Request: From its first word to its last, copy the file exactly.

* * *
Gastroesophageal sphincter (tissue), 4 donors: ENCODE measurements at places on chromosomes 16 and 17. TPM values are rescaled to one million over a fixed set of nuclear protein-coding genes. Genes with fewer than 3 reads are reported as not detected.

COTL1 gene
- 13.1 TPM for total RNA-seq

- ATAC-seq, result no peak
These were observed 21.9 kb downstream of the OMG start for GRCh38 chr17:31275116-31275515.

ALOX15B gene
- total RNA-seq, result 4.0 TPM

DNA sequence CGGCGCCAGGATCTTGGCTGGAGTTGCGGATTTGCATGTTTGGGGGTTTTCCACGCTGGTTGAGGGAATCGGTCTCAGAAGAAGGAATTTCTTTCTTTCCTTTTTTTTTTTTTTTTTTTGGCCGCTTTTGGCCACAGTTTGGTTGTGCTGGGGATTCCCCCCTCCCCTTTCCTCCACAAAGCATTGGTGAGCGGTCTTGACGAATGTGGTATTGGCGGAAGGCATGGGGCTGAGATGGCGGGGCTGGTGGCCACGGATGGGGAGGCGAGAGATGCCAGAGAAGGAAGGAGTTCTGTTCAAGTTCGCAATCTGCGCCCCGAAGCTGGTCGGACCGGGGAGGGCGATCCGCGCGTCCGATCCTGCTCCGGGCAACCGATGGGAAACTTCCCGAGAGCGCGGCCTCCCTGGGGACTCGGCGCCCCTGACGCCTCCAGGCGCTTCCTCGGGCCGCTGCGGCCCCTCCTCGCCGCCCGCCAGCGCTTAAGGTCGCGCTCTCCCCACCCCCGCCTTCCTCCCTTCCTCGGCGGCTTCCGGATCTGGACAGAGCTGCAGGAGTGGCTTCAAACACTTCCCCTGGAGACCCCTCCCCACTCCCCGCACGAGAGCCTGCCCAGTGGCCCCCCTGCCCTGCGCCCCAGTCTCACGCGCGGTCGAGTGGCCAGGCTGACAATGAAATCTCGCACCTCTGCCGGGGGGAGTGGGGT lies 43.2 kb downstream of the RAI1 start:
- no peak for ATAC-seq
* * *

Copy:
Gastroesophageal sphincter (tissue), 4 donors: ENCODE measurements at places on chromosomes 16 and 17. TPM values are rescaled to one million over a fixed set of nuclear protein-coding genes. Genes with fewer than 3 reads are reported as not detected.

COTL1 gene
- 13.1 TPM for total RNA-seq

- ATAC-seq, result no peak
These were observed 21.9 kb downstream of the OMG start for GRCh38 chr17:31275116-31275515.

ALOX15B gene
- total RNA-seq, result 4.0 TPM

DNA sequence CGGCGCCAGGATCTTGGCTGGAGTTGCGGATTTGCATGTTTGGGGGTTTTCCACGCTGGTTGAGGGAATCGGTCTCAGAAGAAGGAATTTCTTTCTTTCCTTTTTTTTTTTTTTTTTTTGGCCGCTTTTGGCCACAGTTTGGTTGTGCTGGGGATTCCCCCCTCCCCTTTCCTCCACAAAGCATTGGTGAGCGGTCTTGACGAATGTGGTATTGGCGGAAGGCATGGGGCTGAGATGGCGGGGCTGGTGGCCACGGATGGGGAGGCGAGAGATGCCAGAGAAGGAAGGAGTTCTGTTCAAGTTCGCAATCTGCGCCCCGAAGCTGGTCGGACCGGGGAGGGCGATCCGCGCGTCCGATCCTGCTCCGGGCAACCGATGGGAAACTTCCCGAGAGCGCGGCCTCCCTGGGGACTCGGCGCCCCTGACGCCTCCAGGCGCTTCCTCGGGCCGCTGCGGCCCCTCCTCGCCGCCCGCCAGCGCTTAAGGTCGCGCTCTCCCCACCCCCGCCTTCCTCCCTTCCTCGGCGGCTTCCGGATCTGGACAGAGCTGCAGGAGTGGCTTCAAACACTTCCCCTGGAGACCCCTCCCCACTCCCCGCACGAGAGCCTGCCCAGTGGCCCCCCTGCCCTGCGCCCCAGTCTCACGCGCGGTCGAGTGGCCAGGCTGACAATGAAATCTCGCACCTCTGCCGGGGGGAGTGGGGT lies 43.2 kb downstream of the RAI1 start:
- no peak for ATAC-seq